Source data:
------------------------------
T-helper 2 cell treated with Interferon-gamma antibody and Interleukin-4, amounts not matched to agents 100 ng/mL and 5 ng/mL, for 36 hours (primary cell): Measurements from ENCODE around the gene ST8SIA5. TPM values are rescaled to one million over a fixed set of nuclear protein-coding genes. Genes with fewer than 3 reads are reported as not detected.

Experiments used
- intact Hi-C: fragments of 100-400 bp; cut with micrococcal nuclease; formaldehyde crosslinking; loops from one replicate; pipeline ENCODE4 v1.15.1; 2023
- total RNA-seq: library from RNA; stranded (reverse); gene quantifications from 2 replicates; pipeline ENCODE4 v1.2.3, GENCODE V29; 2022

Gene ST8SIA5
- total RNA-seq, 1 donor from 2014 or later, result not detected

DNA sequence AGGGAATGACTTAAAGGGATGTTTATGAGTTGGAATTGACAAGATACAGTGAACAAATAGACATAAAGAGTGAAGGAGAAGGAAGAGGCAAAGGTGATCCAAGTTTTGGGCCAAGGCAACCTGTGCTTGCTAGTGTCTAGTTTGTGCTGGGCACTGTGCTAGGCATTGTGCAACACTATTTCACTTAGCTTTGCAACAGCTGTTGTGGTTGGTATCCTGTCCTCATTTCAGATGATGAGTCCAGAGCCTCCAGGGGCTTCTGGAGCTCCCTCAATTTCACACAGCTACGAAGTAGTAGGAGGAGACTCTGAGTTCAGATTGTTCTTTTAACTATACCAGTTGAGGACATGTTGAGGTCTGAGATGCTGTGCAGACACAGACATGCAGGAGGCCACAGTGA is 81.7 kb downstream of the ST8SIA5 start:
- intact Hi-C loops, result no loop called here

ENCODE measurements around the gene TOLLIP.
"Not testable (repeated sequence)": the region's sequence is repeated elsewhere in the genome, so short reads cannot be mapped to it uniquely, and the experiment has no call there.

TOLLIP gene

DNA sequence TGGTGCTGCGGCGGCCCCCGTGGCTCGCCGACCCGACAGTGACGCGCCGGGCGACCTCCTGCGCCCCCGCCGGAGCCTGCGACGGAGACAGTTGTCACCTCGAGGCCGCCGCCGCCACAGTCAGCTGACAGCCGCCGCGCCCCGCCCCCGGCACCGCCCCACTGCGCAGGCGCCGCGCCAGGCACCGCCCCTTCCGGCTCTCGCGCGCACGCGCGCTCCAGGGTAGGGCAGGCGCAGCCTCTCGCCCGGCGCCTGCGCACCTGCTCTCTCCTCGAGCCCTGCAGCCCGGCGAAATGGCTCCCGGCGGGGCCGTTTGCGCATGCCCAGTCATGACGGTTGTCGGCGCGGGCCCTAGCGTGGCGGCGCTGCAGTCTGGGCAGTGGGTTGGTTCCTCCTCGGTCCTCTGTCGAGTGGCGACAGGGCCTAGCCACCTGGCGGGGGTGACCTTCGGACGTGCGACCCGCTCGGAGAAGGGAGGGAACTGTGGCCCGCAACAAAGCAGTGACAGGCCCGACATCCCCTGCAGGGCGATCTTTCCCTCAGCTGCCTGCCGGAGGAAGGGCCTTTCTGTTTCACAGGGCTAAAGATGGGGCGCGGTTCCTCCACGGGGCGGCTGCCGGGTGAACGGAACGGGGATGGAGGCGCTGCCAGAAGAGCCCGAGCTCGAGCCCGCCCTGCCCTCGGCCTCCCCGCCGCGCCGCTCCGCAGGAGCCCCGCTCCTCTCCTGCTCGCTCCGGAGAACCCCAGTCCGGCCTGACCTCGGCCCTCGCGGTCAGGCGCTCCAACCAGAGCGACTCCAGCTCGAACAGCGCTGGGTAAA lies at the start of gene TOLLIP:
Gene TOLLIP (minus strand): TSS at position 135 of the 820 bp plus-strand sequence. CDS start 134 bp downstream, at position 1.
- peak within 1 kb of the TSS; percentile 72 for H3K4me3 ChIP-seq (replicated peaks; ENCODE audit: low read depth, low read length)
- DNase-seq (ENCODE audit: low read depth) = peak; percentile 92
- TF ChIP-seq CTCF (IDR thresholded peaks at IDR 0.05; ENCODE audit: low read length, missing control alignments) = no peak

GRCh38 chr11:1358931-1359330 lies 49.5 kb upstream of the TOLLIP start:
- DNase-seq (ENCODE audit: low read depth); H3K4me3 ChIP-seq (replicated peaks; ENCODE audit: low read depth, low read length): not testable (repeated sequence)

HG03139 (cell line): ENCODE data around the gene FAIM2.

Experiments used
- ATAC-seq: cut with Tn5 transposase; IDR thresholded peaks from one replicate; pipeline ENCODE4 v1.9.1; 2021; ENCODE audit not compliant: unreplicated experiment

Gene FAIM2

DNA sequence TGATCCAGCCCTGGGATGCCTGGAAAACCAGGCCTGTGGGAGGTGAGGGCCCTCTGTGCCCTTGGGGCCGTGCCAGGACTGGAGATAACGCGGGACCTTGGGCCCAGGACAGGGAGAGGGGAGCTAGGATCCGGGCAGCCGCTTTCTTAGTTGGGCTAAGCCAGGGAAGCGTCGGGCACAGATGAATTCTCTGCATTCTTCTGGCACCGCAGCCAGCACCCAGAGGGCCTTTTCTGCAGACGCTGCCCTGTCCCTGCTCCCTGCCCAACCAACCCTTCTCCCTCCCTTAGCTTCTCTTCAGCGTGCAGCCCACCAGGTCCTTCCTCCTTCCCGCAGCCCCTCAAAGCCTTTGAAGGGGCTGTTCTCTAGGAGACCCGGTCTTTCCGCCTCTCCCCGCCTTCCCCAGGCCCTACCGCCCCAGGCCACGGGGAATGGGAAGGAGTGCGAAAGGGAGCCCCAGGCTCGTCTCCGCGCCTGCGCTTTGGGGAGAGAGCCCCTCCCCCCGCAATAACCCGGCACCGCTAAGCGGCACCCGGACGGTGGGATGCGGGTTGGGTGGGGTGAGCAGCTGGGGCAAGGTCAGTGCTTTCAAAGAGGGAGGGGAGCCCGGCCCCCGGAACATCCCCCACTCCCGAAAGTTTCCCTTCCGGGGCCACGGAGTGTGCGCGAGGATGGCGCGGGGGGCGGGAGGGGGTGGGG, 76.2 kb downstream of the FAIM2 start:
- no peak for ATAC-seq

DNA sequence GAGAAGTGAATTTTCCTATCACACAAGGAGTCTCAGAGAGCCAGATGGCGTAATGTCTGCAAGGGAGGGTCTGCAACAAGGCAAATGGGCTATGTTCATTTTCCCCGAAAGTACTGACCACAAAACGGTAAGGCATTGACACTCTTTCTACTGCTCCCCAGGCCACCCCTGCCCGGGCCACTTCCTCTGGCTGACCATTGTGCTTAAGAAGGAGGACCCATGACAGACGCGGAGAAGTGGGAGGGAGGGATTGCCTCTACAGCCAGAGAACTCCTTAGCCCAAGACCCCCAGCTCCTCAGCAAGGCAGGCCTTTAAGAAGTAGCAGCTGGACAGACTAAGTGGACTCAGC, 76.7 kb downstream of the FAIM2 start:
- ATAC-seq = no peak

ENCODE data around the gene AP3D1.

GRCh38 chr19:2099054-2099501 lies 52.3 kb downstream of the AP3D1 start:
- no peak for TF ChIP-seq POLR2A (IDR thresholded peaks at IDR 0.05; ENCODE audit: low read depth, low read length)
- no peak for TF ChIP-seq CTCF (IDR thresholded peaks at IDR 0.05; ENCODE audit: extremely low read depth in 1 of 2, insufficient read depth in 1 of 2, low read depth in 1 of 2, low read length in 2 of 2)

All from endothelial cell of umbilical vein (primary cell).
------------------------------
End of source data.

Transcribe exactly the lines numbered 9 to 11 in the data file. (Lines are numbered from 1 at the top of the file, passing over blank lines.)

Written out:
ENCODE measurements around the gene TOLLIP.
"Not testable (repeated sequence)": the region's sequence is repeated elsewhere in the genome, so short reads cannot be mapped to it uniquely, and the experiment has no call there.

TOLLIP gene